Subaqueous Siliciclastic Stromatolites: A Case History from Late Miocene Beach Deposits in the Sorbas Basin of SE Spain
Agglutination of particles is a major process involved in microbial dome formation. Early lithification by biogenic precipitation or early cementation is also essential for dome accretion and preservation. Although it is possible for agglutinated grains to be siliciclastic, reports of siliciclastic microbial domes are scarce. Early lithification of microbial mats seems to have taken place only rarely in settings with terrigenous influx in marine environments. The few recorded examples of siliciclastic stromatolites and thrombolites occur, however, in a wide range of sedimentary environments, from coastal lakes to relatively deep subtidal settings, and from the Cambrian to the late Cenozoic.
We describe a new example of siliciclastic stromatolites in a Messinian (Late Miocene) post-evaporitic unit (the Sorbas Member) near Sorbas town in the Sorbas Basin of Almeria, southern Spain. These stromatolites occur in beach deposits. Stromatolite domes formed at the transition from the lowermost beach shore-face to the shelf. They are made up of dense, peloidal, clotted and bushy micrite, interpreted as microbial precipitates, together with siliciclastic particles which constitute up to 40% of the rock volume. Within a single stromatolite bed there is variation in dome composition and morphology. Proximal domes contain sand-grade siliciclastics, distinct lamination and high synoptic relief with steep sides. Downslope, they grade into large, flattened, silty stromatolites with gentle sides, intercalating with silt lenses. Microbial mats developed at the bottom of the lowermost part of the beach, but were inhibited by stronger wave energy at shallower settings. Deeper waters on the shelf were probably too dark for mat growth and dome formation.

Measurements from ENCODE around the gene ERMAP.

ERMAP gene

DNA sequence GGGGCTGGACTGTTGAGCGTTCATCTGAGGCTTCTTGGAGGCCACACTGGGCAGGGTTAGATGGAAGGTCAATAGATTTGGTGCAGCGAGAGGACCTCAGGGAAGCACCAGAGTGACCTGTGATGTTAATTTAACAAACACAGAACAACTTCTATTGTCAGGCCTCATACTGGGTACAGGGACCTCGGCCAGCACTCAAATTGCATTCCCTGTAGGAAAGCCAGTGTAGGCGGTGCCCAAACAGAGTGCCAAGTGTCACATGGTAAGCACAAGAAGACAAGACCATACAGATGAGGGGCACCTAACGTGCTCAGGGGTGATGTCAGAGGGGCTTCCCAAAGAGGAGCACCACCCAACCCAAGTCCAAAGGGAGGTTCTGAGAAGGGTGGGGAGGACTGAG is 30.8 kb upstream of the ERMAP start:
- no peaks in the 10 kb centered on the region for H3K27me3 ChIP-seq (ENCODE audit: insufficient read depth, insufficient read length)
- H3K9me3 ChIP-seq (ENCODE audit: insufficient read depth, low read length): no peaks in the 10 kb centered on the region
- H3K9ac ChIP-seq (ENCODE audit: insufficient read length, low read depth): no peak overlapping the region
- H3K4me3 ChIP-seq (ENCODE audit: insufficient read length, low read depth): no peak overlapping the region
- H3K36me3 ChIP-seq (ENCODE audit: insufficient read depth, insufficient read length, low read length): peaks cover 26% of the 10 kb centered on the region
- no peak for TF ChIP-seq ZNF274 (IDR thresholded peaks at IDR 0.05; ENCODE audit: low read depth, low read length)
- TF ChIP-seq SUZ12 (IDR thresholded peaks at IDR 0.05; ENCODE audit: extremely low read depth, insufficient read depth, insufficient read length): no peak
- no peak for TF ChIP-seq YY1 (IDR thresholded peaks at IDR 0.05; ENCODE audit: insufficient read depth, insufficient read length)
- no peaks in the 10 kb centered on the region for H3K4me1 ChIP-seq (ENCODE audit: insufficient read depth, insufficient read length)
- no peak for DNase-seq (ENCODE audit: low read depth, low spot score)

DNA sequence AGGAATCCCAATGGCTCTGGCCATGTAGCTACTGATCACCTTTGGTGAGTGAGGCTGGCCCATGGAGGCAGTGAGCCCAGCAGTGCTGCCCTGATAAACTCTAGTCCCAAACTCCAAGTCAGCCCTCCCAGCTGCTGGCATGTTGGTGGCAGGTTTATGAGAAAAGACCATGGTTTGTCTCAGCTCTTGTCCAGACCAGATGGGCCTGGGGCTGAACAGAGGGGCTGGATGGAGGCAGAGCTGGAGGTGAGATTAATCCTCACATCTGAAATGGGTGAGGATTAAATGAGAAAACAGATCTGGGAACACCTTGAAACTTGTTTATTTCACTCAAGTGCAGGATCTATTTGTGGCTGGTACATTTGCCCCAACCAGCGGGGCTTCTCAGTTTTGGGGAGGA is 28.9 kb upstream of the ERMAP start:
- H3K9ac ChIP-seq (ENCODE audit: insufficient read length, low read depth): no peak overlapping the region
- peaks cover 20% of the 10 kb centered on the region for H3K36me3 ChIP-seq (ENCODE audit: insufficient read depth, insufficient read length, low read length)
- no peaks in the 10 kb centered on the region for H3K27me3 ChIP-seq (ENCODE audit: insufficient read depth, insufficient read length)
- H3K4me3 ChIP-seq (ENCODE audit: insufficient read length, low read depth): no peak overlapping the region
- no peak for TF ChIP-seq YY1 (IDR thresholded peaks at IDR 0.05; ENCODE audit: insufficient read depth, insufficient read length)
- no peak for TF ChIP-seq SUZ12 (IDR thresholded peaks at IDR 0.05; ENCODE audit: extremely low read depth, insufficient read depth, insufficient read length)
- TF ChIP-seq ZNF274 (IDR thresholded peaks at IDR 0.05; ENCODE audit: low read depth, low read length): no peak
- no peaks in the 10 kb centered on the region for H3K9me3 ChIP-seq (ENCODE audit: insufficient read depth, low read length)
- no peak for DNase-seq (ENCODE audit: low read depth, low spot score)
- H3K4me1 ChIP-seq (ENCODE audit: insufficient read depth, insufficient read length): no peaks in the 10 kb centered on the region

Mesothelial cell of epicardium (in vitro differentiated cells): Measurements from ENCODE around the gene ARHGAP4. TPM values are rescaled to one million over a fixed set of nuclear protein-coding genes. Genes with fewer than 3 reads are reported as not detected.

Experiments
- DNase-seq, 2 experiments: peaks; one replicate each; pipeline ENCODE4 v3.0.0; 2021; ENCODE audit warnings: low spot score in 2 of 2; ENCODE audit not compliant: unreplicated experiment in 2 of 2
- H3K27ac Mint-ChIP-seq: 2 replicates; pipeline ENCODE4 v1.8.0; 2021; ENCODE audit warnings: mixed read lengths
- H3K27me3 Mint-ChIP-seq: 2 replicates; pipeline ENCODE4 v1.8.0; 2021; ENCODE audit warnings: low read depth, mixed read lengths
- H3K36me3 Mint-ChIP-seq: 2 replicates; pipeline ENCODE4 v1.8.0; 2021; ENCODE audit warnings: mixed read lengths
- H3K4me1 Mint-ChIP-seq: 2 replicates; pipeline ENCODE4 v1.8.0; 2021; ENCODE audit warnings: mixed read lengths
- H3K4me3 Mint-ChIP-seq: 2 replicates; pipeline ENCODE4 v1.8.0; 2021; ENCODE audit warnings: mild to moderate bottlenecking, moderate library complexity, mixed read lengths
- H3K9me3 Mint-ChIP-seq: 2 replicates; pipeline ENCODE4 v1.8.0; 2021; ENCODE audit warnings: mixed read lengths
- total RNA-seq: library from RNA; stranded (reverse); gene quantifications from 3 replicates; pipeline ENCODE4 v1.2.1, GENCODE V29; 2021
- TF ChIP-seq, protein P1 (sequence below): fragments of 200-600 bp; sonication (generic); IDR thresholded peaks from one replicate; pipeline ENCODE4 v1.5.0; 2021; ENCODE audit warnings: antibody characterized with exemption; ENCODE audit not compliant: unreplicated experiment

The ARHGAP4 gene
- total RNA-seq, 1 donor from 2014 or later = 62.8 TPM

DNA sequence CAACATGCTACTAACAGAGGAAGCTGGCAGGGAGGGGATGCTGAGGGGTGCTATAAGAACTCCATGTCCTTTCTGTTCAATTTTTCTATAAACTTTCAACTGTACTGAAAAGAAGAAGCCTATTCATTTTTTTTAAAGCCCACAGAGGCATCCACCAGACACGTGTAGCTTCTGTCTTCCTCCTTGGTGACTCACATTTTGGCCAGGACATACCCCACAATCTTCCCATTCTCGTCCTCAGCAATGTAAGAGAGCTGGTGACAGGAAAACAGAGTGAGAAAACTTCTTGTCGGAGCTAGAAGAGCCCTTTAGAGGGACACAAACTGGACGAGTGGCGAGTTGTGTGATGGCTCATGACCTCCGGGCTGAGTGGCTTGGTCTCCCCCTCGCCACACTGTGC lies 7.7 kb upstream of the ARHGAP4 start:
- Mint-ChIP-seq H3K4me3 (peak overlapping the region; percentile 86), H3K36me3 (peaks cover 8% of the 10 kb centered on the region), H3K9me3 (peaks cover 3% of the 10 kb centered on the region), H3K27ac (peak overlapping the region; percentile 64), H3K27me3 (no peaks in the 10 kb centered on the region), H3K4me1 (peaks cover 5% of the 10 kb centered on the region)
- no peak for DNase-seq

KeywordsTransgressive System Tract Microbial Carbonate Beach Deposit Clot Micrite Dome Form
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